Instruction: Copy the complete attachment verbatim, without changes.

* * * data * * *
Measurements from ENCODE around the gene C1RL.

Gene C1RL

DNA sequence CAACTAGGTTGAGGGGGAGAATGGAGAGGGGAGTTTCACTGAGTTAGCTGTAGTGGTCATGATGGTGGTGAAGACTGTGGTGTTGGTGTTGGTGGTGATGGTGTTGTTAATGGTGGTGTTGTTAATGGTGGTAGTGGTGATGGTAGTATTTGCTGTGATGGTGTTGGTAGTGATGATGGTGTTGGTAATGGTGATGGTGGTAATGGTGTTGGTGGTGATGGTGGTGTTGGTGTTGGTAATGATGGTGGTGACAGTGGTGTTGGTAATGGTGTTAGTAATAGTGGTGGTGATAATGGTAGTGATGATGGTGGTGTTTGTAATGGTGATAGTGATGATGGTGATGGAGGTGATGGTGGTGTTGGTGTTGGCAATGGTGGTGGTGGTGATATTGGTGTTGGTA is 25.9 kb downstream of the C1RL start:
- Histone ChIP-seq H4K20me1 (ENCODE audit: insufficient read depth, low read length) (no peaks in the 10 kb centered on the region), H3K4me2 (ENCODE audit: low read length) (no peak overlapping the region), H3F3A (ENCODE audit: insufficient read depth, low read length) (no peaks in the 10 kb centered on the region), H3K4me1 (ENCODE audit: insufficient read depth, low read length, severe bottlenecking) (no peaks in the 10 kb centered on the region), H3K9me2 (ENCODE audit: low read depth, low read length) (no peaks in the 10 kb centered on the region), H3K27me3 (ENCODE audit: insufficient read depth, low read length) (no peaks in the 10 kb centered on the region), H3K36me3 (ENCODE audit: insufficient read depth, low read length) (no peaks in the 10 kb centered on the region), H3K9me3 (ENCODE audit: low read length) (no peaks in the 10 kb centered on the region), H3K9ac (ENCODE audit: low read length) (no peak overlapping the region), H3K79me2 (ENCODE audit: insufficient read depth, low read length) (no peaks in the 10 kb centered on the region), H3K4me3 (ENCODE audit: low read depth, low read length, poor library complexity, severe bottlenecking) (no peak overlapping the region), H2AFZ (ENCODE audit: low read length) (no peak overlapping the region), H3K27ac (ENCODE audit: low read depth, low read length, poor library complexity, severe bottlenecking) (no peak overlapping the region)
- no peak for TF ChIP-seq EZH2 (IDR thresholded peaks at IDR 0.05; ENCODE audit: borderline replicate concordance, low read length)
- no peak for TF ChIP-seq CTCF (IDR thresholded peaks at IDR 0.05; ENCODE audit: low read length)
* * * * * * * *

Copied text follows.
Measurements from ENCODE around the gene C1RL.

Gene C1RL

DNA sequence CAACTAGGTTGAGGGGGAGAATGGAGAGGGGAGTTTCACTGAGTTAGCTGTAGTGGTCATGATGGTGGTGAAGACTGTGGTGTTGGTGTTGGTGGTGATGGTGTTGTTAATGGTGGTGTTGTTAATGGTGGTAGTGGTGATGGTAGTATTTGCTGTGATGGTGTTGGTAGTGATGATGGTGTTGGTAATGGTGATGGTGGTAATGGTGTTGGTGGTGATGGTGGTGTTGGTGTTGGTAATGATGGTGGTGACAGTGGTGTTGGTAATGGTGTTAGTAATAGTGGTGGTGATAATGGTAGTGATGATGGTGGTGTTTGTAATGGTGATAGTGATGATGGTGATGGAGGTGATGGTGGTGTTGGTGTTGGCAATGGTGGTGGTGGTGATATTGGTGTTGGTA is 25.9 kb downstream of the C1RL start:
- Histone ChIP-seq H4K20me1 (ENCODE audit: insufficient read depth, low read length) (no peaks in the 10 kb centered on the region), H3K4me2 (ENCODE audit: low read length) (no peak overlapping the region), H3F3A (ENCODE audit: insufficient read depth, low read length) (no peaks in the 10 kb centered on the region), H3K4me1 (ENCODE audit: insufficient read depth, low read length, severe bottlenecking) (no peaks in the 10 kb centered on the region), H3K9me2 (ENCODE audit: low read depth, low read length) (no peaks in the 10 kb centered on the region), H3K27me3 (ENCODE audit: insufficient read depth, low read length) (no peaks in the 10 kb centered on the region), H3K36me3 (ENCODE audit: insufficient read depth, low read length) (no peaks in the 10 kb centered on the region), H3K9me3 (ENCODE audit: low read length) (no peaks in the 10 kb centered on the region), H3K9ac (ENCODE audit: low read length) (no peak overlapping the region), H3K79me2 (ENCODE audit: insufficient read depth, low read length) (no peaks in the 10 kb centered on the region), H3K4me3 (ENCODE audit: low read depth, low read length, poor library complexity, severe bottlenecking) (no peak overlapping the region), H2AFZ (ENCODE audit: low read length) (no peak overlapping the region), H3K27ac (ENCODE audit: low read depth, low read length, poor library complexity, severe bottlenecking) (no peak overlapping the region)
- no peak for TF ChIP-seq EZH2 (IDR thresholded peaks at IDR 0.05; ENCODE audit: borderline replicate concordance, low read length)
- no peak for TF ChIP-seq CTCF (IDR thresholded peaks at IDR 0.05; ENCODE audit: low read length)